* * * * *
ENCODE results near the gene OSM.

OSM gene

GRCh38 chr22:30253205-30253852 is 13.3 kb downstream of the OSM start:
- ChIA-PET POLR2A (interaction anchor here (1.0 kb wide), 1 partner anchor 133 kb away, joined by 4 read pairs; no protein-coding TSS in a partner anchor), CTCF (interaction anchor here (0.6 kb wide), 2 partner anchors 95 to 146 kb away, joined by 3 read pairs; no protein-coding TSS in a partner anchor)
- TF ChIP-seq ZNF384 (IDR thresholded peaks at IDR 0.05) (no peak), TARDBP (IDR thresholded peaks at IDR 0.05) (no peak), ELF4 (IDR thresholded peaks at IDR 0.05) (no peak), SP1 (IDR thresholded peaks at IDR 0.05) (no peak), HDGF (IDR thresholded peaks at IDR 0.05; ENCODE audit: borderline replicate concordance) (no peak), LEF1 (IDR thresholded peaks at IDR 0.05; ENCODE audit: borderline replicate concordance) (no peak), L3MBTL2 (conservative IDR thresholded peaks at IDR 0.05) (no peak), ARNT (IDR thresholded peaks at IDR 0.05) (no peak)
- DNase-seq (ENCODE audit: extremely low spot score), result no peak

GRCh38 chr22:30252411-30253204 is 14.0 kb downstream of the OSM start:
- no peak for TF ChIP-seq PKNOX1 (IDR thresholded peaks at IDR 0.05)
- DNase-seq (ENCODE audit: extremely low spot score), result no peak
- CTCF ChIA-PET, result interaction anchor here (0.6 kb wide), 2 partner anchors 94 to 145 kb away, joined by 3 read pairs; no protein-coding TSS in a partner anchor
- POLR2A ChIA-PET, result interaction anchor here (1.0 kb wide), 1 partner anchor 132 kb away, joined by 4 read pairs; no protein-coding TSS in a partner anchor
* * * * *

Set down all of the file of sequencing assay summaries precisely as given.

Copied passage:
ENCODE results near the gene OSM.

OSM gene

GRCh38 chr22:30253205-30253852 is 13.3 kb downstream of the OSM start:
- ChIA-PET POLR2A (interaction anchor here (1.0 kb wide), 1 partner anchor 133 kb away, joined by 4 read pairs; no protein-coding TSS in a partner anchor), CTCF (interaction anchor here (0.6 kb wide), 2 partner anchors 95 to 146 kb away, joined by 3 read pairs; no protein-coding TSS in a partner anchor)
- TF ChIP-seq ZNF384 (IDR thresholded peaks at IDR 0.05) (no peak), TARDBP (IDR thresholded peaks at IDR 0.05) (no peak), ELF4 (IDR thresholded peaks at IDR 0.05) (no peak), SP1 (IDR thresholded peaks at IDR 0.05) (no peak), HDGF (IDR thresholded peaks at IDR 0.05; ENCODE audit: borderline replicate concordance) (no peak), LEF1 (IDR thresholded peaks at IDR 0.05; ENCODE audit: borderline replicate concordance) (no peak), L3MBTL2 (conservative IDR thresholded peaks at IDR 0.05) (no peak), ARNT (IDR thresholded peaks at IDR 0.05) (no peak)
- DNase-seq (ENCODE audit: extremely low spot score), result no peak

GRCh38 chr22:30252411-30253204 is 14.0 kb downstream of the OSM start:
- no peak for TF ChIP-seq PKNOX1 (IDR thresholded peaks at IDR 0.05)
- DNase-seq (ENCODE audit: extremely low spot score), result no peak
- CTCF ChIA-PET, result interaction anchor here (0.6 kb wide), 2 partner anchors 94 to 145 kb away, joined by 3 read pairs; no protein-coding TSS in a partner anchor
- POLR2A ChIA-PET, result interaction anchor here (1.0 kb wide), 1 partner anchor 132 kb away, joined by 4 read pairs; no protein-coding TSS in a partner anchor